Thank you for posting this. This recipe felt closest to my mom’s recipe, and I was happy with the results. I did some things differently: substituted daikon for potatoes and rock sugar for sugar, decreased dried chili peppers (to 4), added 3 cloves, and parboiled the beef (used flank) and discarded the liquid for a cleaner broth. Having said that, I liked the kick the dried chili peppers gave, but even at 4 peppers felt that this was too spicy for me and in some ways overpowered some of the other spices. I would try to use a spice bag next time as fishing out the cinnamon, star anise, and bay leaves were a bit of a pain. I would also brown the beef and spices the next time I make this, as I think that would help develop the flavors a bit more. Even still, this was a hit. I look forward to trying it in the Instant Pot to decrease cooking time.

  7. Peter says:

    1. I want to use my stovetop pressure cooker (tomorrow 21st April 2020).;
    2. At Step 3 cook on high.;
    3. Fast depressurize.;
    4. Add carrots and potatoes;
    5. Pressure cook on high for 4 minutes;.
    6. Fast depressurize;
    7. Shouldn’t take more than 36 minutes all told.
    Will serve over rice noodles.
    What do you think?

    • Maggie says:

      Sounds pretty good to me!

      • Peter says:

        5 stars
        Well, I did it!
        I’ve stewed beef before but never have I boiled the beef as described. However, I did as instructed but had problems with the skimming. Finally, I removed the beef from the pot and used the filter from the coffee pot and got great broth. Unbelievable.
        I then put everything in my trusty stovetop pressure cooker; cooked on high pressure for 20 minules; cooled the pot under the kitchen faucet; added the vegetables and cooked for a further 4 minutes on high.
        I was really doubtful as the cooking proceeded, but when I tasted at the 20 minute point I was really pleased.
        The beef and vegetables were transferred to a serving dish and the sauce simmered with a tablespoon of corn starch for two minutes.
        I was supposed to serve the stew with rice noodles but forgot completely about them. I had some freshly cooked dasheen and green fig (for tomorrow) on hand and that topped off a Chinese/Creole lunch.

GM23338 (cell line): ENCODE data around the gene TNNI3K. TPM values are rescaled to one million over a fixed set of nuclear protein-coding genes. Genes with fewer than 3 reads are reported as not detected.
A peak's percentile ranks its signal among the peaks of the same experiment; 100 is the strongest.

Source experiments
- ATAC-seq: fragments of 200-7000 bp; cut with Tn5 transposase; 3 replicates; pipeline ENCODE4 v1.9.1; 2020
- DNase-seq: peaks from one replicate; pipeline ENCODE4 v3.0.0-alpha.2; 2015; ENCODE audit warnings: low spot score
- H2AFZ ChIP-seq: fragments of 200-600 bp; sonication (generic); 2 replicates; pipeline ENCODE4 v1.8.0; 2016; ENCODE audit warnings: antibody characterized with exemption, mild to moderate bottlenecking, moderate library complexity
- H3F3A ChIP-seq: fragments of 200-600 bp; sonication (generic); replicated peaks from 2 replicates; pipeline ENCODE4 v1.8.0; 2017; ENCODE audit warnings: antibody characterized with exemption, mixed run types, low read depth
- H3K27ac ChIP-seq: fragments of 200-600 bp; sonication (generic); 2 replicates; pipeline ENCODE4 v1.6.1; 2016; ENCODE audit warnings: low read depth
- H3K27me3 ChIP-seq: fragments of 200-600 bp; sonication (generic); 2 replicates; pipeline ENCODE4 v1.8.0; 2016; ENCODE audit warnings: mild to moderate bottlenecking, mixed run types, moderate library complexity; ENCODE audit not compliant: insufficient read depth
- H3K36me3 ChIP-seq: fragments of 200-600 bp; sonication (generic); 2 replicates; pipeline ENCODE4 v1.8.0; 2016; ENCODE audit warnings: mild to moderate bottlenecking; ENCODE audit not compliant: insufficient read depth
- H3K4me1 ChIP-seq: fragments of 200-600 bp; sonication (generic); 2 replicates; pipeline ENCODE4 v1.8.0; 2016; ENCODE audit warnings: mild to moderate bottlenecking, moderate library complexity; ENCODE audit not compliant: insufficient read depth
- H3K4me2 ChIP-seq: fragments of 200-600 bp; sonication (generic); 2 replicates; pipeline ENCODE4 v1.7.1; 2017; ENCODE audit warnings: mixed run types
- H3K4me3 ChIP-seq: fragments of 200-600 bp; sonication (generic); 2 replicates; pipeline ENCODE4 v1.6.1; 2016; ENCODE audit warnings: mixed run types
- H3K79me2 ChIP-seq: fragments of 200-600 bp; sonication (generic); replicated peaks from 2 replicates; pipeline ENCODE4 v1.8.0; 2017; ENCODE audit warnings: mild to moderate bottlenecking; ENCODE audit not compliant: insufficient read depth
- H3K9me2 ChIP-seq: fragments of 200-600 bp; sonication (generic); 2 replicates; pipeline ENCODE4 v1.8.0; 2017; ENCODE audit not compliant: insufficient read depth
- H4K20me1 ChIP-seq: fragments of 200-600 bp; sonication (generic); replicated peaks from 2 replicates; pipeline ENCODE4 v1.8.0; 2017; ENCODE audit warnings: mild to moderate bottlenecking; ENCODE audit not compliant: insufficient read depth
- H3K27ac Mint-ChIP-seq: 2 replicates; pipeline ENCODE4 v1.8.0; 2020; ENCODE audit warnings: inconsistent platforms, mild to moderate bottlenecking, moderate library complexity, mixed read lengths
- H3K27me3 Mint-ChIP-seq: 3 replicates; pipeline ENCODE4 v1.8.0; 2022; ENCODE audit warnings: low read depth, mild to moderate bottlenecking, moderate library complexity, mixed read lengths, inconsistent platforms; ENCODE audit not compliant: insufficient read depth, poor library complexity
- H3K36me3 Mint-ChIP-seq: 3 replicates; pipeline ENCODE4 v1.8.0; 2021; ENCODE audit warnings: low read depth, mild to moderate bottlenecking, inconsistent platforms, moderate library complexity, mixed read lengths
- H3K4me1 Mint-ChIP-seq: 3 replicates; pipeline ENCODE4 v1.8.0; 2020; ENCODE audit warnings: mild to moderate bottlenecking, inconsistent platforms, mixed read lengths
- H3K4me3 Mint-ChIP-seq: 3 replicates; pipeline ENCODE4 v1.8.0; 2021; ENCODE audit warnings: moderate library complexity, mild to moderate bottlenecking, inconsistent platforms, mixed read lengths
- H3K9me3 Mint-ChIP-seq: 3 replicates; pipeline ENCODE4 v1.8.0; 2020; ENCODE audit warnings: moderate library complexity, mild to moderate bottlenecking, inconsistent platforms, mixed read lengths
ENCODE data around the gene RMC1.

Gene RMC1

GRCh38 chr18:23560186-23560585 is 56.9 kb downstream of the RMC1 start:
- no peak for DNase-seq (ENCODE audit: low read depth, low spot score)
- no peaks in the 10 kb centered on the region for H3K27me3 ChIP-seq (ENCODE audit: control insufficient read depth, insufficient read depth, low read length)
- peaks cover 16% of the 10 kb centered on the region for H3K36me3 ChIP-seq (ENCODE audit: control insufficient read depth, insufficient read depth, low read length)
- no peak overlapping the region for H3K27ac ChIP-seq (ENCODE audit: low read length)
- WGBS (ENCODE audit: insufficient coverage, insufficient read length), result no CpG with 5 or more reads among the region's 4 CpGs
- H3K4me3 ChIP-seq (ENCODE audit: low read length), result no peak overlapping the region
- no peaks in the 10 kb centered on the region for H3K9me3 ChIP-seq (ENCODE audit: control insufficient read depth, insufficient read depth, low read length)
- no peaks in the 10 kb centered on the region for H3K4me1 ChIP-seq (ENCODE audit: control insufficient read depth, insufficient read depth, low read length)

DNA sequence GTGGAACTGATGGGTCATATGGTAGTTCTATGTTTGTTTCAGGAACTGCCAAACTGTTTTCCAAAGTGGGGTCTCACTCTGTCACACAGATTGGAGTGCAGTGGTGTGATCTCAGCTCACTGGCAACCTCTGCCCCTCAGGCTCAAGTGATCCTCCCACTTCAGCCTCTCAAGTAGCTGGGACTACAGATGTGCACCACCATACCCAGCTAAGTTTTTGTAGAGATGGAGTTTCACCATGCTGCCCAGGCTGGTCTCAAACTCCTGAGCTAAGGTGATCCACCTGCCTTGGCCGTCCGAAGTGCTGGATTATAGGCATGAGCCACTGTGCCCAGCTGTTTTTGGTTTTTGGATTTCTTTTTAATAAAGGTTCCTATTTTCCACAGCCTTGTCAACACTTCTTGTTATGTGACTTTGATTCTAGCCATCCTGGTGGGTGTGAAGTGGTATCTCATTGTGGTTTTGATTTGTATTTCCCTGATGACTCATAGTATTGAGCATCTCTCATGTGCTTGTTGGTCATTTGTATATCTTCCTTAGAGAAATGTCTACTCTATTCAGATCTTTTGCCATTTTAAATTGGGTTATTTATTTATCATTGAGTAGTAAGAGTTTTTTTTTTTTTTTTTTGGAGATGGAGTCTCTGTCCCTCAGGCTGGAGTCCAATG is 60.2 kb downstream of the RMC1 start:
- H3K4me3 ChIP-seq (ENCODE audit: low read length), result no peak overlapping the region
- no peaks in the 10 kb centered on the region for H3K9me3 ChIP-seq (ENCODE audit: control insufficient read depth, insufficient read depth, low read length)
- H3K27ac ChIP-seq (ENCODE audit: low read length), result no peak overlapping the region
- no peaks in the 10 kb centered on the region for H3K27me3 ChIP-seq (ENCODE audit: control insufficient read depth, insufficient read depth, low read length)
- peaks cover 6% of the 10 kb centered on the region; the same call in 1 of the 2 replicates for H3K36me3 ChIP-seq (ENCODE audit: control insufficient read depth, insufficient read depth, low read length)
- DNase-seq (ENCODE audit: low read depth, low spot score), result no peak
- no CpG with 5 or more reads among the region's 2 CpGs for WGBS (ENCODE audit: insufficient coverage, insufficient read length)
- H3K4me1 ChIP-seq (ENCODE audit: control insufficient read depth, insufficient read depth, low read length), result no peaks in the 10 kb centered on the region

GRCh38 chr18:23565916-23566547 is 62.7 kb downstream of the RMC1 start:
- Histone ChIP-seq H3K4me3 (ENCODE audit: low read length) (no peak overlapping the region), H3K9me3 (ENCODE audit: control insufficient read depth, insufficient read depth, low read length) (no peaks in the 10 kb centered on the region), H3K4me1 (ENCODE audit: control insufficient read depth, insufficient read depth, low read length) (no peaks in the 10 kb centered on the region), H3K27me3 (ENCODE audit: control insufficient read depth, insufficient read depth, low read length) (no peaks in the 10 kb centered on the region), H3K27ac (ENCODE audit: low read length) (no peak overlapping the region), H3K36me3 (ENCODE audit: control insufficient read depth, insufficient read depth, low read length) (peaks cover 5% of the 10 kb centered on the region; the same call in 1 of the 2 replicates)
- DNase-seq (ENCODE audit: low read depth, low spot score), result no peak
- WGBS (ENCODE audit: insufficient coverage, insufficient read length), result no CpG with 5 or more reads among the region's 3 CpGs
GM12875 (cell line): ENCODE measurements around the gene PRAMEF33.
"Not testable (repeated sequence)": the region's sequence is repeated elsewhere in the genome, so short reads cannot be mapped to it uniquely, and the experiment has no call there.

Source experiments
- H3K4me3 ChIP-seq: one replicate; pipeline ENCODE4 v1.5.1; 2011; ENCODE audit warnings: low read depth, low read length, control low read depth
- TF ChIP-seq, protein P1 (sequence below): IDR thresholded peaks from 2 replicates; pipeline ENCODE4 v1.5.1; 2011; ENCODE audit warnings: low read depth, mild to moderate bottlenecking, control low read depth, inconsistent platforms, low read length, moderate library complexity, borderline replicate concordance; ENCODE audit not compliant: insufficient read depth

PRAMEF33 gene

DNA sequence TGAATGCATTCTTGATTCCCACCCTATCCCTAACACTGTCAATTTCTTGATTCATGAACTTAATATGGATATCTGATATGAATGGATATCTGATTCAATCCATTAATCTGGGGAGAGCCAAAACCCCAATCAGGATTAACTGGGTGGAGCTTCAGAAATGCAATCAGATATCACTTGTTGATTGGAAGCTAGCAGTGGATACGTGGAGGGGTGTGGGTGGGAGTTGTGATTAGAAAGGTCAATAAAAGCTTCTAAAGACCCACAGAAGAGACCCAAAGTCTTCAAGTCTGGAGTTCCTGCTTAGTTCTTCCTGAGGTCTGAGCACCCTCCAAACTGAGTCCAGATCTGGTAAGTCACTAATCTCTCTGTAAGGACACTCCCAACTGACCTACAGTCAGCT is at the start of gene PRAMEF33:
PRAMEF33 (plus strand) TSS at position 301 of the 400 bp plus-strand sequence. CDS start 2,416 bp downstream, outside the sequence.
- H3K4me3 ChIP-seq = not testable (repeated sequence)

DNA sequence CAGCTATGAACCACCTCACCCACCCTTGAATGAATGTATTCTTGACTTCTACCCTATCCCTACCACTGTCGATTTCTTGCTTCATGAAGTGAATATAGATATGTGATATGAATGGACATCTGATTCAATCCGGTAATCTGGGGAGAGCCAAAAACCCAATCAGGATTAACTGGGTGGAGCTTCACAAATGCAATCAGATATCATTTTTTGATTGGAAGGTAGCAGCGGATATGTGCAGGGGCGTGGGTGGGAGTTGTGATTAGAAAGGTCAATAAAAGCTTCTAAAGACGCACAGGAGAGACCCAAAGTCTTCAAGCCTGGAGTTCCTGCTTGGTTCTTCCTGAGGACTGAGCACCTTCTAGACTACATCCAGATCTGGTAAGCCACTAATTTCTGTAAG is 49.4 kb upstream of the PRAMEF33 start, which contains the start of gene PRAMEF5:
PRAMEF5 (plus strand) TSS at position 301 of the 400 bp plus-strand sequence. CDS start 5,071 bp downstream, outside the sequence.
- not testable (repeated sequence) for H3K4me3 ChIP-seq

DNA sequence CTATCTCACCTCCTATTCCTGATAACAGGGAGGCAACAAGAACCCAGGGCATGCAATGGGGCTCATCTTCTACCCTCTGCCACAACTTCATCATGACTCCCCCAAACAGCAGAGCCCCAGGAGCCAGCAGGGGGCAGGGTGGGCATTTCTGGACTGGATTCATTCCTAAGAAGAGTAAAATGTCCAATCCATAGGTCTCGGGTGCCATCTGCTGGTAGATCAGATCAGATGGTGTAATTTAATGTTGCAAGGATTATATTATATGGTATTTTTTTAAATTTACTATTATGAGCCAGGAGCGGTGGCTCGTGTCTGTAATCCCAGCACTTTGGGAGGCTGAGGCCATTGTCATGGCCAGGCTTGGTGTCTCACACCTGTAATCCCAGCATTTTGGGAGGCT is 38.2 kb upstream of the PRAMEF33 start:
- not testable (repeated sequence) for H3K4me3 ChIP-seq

Caribbean Pot has met a worthy challenger!!!
        I forgot the photograph too. Sorry!

  8. Colleen says:

    5 stars
    This is a wonderful beef stew with many of our favourite Chinese flavours. Added one extra star anise and mushrooms. Will definitely make again. Thanks.

  9. Paul Hardie says:

    Made exactly as per your recipe.
    Outstanding. Complex. The heat was just right. Chuck/ blade roast perfect for this. Perfect amount of fat.
    On top of jasmine rice. Absolutely outstanding.

  10. Kerstin Borau says:

    5 stars
    This is so amazing! True taste of China! My husband just loves it 😌

  11. Lena McKee says:

    I make this for
    My Chinese husband but add a little Chankiang vinegar too

  12. Chy says:

    4 stars
    Hi i tried the recipe but i feel that the xiaoxing wine over powered the recipe tnx is it normal ? First tyn cooking

    • Maggie Zhu says:

      It’s an ingredient I like to use a lot (usually pour a bit more when deglazing the pan etc). But if you think the taste is too strong, you can reduce it to 2 tablespoons next time.

Omnivore's Cookbook: Make Chinese Cooking Easy
BuzzFeedGood HousekeepingHuffington PostLucky ChowMSNReader's DigestSaveurYahoo! News

FREE 5-Day Chinese Cooking Crash Course

Cooking delicous Chinese food is easier than you think!





Follow us on Facebook